Today the Church commemorates Saint Francis de Sales (1567-1622), Counter-Reformation Bishop, Doctor of the Church, Patron of Catholic Journalists and the Catholic Press, and one of the Patrons of the Paulist Fathers.
As a young convert, Isaac Hecker described Saint Francis de Sales’ writings as having “a vein of sweetness and angelic purity” [Diary, Aug 14, 1844]. Almost 30 years later, he happily reported back how he had visited Francis de Sales’ tomb and celebrated Mass there.
One of the principal themes of St Francis de Sales spirituality was the possibility of leading a holy life while immersed in worldly life and activities.
Born to noble parents in the Duchy of Savoy, he was educated to be a lawyer, but then chose the priesthood, and in 1602 became Bishop of Geneva. (Geneva, of course, was Protestant territory. So, Francis was based not in Geneva itself but in Catholic Annecy in eastern France.) Earlier, in his first sermon as Diocesan Provost, Francis had called on the cathedral canons to help him regain Geneva for the Catholic Church, but to do so by love rather than by gunpowder. He himself practiced what he preached by holding personal discussions with John Calvin’s successor in Geneva, whom Francis eventually converted. He was known for his kind disposition, humility, intellect, zeal, and fervor, all of which are on display in his most famous writings, his Introduction to the Devout Life and his Treatise on Divine Love.
When I was in High School, I was advised by a priest to read Francis’ Introduction to the Devout Life. I dutifully read it, although I doubt that I understood too much of it. I have, of course, reread it since and hopefully have gotten more out of it in later life. What was so special about Francis’ Introduction to the Devout Life was his emphasis on how everyone can live a holy life – not just those who withdraw from ordinary life in the world but those who live and work in the world, in whatever state of life or profession – what Vatican II in our own time would call the universal call of all to holiness. Noteworthy was his encouragement of frequent reception of Holy Communion. Francis saw the way to spiritual advancement in one’s desire to love God and do his will and live a life of active charity.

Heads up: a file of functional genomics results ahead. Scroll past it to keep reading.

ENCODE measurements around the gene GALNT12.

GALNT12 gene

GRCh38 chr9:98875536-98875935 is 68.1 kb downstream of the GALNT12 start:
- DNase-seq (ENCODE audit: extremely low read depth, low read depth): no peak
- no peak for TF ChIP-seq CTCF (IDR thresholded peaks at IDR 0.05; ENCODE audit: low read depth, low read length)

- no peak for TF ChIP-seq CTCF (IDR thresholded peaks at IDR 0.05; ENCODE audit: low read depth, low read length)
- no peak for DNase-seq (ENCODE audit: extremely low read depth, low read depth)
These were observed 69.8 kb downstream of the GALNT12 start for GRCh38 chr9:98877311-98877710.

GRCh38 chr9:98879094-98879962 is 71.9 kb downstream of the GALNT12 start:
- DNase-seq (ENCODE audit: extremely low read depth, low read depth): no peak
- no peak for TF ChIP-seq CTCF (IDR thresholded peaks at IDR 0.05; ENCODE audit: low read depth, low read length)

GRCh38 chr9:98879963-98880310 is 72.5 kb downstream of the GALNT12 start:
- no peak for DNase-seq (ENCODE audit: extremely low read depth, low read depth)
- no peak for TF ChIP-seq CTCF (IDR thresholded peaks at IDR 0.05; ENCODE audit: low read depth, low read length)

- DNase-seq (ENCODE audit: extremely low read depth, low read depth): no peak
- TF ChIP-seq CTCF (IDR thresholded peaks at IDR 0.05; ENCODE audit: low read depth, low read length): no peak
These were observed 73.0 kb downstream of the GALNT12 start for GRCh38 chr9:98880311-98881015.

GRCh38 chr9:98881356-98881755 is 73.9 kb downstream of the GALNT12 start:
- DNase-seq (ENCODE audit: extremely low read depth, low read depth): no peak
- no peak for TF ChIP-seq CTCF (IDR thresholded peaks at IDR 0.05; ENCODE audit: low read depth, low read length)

Francis had a naturally gentle personality, but his road to holiness did not come automatically. As a young man he went through a six-week crisis caused by a conviction he was predestined to be damned. One day he entered a Dominican church and there found Saint Bernard’s famous prayer the Memorare, which restored his peace and confidence, after which he recited that prayer every day.
Francis also devoted himself to the reform of clergy education, desirous of forming dedicated and learned priests. He called learning “the eighth sacrament.” He became Spiritual Director of Jane Frances de Chantal, who eventually founded the Institute of the Visitation, a community of religious women dedicated to prayer and the service of the sick and poor. He was also a friend to Saint Vincent de Paul, who went on to found the Vincentian Fathers and the Daughters of Charity. He mediated conflicts and was especially admired by Pope Paul V and by France’s King Henry IV.
In the Divine Office today, the Church reads from a passage in his Introduction to the Devout Life, where Francis says: God “bids Christians – the living trees of his Church – to bring forth fruits of devotion each one according to his kind and vocation. A different exercise of devotion is required of each – the noble, the artisan the servant, the prince, the maiden, and the wife; and furthermore, such practice must be modified according to the strength, the calling, and the duties of each individual. … the devotion which is true hinders nothing, but on the contrary it perfects everything.”
Homily for the Memorial of Saint Francis de Sales, Saint Paul the Apostle Church, NY, January 24, 2024.